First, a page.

I always liked shoe, and then i realized i could sell them and make money of them.I got my first pair about five years ago.i have 15 pairs now. i don’t remember Jordan playing. He’s not one of my favorite players,but i like his sneakers.My favorite player is Carmelo Anthony.My advice for there Knicks? Defense

Shout out to Kicks on Fire for featuring Jesse Rimland, Founder of Worldkickz

A few days ago, the New York Post took some time off from blasting the city and running sensational headlines to explore the little sneaker world that we occupy. The feature was about the recent opening of the Flight 23 Store – a joint venture between Jordan Brand and Footaction – and how it is a sign of how powerful the Air Jordan mythos remains even though Michael Jordan himself hasn’t played a real basketball game since 1998 2003.

The piece then dives into the history of Jordan Brand and how it came to be. It’s nothing a sneakerhead hasn’t already heard about at this point (Jordan was going to sign with adidas as a rookie, Nike was going to discontinue making Air Jordans after MJ retired the first time, etc.), but where it got interesting at least for me was towards the end when Post reporter Reed Tucker interviewed some kids who were at the Flight 23 store. This was how Tucker ended his piece before talking to the kids:

Most of the customers were young men in their teens and early 20s, who weren’t even out of diapers when His Airness was at his peak. No matter. Many confessed to liking Air Jordans because they had the most “hype.”

So that naturally piqued my interest; these kids Tucker spoke with admitted basically to being hypebeasts. Or did they?

We have gone to great lengths to talk about the bastardization of the word “hypebeast” and how it went from talking about a single group of people who thirsted for attention to basically encompassing everything that is wrong with sneaker culture. It has gotten to the point where you can’t even express excitement over an upcoming product or post a picture of the kicks that you’re wearing or link to a blog post without being called a hypebeast.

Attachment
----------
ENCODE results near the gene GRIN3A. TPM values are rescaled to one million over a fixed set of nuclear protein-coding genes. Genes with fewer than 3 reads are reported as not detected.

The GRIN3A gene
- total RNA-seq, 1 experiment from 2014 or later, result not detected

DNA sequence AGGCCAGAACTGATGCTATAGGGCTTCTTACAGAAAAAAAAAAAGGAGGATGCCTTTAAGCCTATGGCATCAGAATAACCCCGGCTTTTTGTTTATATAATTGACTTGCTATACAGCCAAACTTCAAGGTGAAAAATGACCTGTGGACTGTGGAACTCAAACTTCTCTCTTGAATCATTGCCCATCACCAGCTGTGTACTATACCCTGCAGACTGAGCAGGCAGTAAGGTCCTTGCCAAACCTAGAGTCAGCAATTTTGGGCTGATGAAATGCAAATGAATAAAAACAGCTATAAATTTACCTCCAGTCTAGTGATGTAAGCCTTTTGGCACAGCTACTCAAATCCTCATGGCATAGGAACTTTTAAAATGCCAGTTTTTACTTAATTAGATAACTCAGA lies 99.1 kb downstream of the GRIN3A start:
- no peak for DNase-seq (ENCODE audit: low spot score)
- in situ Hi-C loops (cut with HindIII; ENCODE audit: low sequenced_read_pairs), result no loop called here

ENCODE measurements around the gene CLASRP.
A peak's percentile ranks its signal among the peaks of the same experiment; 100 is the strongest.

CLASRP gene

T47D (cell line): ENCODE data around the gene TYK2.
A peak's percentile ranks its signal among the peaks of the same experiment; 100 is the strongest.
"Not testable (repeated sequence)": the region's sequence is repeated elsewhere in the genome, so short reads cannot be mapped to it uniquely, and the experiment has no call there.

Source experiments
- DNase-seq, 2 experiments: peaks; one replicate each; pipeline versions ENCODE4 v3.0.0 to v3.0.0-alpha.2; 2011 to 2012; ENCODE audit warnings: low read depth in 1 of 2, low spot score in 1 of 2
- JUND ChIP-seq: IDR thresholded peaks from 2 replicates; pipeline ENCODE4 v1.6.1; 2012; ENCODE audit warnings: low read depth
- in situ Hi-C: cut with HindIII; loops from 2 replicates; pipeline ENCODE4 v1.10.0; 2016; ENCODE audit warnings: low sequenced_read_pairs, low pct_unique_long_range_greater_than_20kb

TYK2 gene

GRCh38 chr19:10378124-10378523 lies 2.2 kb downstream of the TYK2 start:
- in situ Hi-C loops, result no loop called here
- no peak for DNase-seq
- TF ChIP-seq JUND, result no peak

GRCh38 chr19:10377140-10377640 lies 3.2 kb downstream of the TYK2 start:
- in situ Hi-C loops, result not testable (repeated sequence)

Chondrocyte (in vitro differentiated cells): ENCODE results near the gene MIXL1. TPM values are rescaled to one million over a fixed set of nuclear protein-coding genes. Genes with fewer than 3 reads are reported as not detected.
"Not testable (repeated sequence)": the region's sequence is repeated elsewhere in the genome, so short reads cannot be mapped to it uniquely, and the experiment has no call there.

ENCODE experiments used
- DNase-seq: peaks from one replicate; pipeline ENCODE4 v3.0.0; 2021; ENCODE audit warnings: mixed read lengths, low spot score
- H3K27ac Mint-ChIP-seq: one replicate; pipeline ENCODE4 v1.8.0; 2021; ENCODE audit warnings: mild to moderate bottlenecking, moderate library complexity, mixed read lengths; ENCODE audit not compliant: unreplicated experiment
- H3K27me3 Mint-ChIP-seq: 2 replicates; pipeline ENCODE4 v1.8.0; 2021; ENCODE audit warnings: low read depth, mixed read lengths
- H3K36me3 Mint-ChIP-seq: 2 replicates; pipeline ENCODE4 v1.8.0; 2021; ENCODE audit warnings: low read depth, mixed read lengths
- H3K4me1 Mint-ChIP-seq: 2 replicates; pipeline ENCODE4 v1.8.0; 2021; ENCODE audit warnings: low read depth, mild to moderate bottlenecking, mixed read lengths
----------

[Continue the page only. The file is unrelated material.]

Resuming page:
The laissez-faire attitude that most have taken to this is also alarming because many of these same people are the first to say the shoe game is f****d up. So color me confused; do we want it to stay f****d up and underground so it can have this type of coded language that doesn’t welcome new people or do we want to build it up and say that this is a happy place that everybody can join in which in turn leads to sneaker companies to make more stuff for us to love and buy because they see growth?

Anyways, Tucker spoke to these four kids who at first glance might all be considered “hypebeasts” by the low standards set by the internet. But they’re not; there are clear differences between all four and we need to be able to tell the difference for the sake of this sneaker game that should be less f****d up than it is now. So let’s breakdown the key differences between these test subjects…

Photo credit02/27/14 Features, Jesse Rimland 15 years old from Manhattan, ‚ÄúFlight 23‚Đ retail store carrying nothing but Jordan Brand products located at 225 West 34th Street in Manhattan. NY Post Brian Zak